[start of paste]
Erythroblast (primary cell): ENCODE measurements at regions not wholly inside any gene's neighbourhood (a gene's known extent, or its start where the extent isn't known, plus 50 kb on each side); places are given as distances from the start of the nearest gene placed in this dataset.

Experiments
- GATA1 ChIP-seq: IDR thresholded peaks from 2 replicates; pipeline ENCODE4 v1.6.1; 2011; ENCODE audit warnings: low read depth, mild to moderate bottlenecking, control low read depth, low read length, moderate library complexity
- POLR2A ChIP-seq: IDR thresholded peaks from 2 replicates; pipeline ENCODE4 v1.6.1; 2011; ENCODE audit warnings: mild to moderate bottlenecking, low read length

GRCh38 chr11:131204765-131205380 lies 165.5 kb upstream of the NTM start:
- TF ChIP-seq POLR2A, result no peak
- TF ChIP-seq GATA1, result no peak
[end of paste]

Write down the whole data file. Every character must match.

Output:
Erythroblast (primary cell): ENCODE measurements at regions not wholly inside any gene's neighbourhood (a gene's known extent, or its start where the extent isn't known, plus 50 kb on each side); places are given as distances from the start of the nearest gene placed in this dataset.

Experiments
- GATA1 ChIP-seq: IDR thresholded peaks from 2 replicates; pipeline ENCODE4 v1.6.1; 2011; ENCODE audit warnings: low read depth, mild to moderate bottlenecking, control low read depth, low read length, moderate library complexity
- POLR2A ChIP-seq: IDR thresholded peaks from 2 replicates; pipeline ENCODE4 v1.6.1; 2011; ENCODE audit warnings: mild to moderate bottlenecking, low read length

GRCh38 chr11:131204765-131205380 lies 165.5 kb upstream of the NTM start:
- TF ChIP-seq POLR2A, result no peak
- TF ChIP-seq GATA1, result no peak